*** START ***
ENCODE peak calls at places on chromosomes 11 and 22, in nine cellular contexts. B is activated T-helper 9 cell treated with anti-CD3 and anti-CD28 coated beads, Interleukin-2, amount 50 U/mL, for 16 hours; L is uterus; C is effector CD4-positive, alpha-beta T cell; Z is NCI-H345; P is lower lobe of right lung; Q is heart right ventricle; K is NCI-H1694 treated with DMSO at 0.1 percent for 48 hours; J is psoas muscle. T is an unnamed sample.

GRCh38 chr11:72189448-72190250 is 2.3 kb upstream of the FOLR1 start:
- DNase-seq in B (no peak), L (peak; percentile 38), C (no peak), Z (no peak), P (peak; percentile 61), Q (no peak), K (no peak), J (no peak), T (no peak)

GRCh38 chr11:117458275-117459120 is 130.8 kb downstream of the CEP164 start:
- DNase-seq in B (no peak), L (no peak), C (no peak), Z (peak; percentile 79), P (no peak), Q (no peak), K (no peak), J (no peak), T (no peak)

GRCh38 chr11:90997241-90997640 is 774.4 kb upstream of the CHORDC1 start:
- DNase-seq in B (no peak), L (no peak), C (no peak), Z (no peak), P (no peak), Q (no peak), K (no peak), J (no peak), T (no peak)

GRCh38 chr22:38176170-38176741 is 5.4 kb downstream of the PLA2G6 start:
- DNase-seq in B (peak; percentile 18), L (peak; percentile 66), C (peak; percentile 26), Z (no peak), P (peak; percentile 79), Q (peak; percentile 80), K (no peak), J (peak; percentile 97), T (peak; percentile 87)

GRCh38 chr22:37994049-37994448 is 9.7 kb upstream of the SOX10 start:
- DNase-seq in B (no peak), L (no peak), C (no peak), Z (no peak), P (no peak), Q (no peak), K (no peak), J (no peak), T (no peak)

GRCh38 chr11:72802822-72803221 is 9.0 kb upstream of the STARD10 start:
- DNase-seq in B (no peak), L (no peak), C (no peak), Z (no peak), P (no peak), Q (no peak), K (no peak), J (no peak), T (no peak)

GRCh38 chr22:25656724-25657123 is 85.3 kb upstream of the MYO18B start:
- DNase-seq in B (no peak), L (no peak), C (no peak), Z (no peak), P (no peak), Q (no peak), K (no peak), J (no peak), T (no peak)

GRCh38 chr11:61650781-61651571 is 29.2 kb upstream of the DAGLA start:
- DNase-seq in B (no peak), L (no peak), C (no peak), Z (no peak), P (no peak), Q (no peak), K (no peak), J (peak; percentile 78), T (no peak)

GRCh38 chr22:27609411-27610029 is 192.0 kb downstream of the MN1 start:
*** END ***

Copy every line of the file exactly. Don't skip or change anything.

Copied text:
ENCODE peak calls at places on chromosomes 11 and 22, in nine cellular contexts. B is activated T-helper 9 cell treated with anti-CD3 and anti-CD28 coated beads, Interleukin-2, amount 50 U/mL, for 16 hours; L is uterus; C is effector CD4-positive, alpha-beta T cell; Z is NCI-H345; P is lower lobe of right lung; Q is heart right ventricle; K is NCI-H1694 treated with DMSO at 0.1 percent for 48 hours; J is psoas muscle. T is an unnamed sample.

GRCh38 chr11:72189448-72190250 is 2.3 kb upstream of the FOLR1 start:
- DNase-seq in B (no peak), L (peak; percentile 38), C (no peak), Z (no peak), P (peak; percentile 61), Q (no peak), K (no peak), J (no peak), T (no peak)

GRCh38 chr11:117458275-117459120 is 130.8 kb downstream of the CEP164 start:
- DNase-seq in B (no peak), L (no peak), C (no peak), Z (peak; percentile 79), P (no peak), Q (no peak), K (no peak), J (no peak), T (no peak)

GRCh38 chr11:90997241-90997640 is 774.4 kb upstream of the CHORDC1 start:
- DNase-seq in B (no peak), L (no peak), C (no peak), Z (no peak), P (no peak), Q (no peak), K (no peak), J (no peak), T (no peak)

GRCh38 chr22:38176170-38176741 is 5.4 kb downstream of the PLA2G6 start:
- DNase-seq in B (peak; percentile 18), L (peak; percentile 66), C (peak; percentile 26), Z (no peak), P (peak; percentile 79), Q (peak; percentile 80), K (no peak), J (peak; percentile 97), T (peak; percentile 87)

GRCh38 chr22:37994049-37994448 is 9.7 kb upstream of the SOX10 start:
- DNase-seq in B (no peak), L (no peak), C (no peak), Z (no peak), P (no peak), Q (no peak), K (no peak), J (no peak), T (no peak)

GRCh38 chr11:72802822-72803221 is 9.0 kb upstream of the STARD10 start:
- DNase-seq in B (no peak), L (no peak), C (no peak), Z (no peak), P (no peak), Q (no peak), K (no peak), J (no peak), T (no peak)

GRCh38 chr22:25656724-25657123 is 85.3 kb upstream of the MYO18B start:
- DNase-seq in B (no peak), L (no peak), C (no peak), Z (no peak), P (no peak), Q (no peak), K (no peak), J (no peak), T (no peak)

GRCh38 chr11:61650781-61651571 is 29.2 kb upstream of the DAGLA start:
- DNase-seq in B (no peak), L (no peak), C (no peak), Z (no peak), P (no peak), Q (no peak), K (no peak), J (peak; percentile 78), T (no peak)

GRCh38 chr22:27609411-27610029 is 192.0 kb downstream of the MN1 start: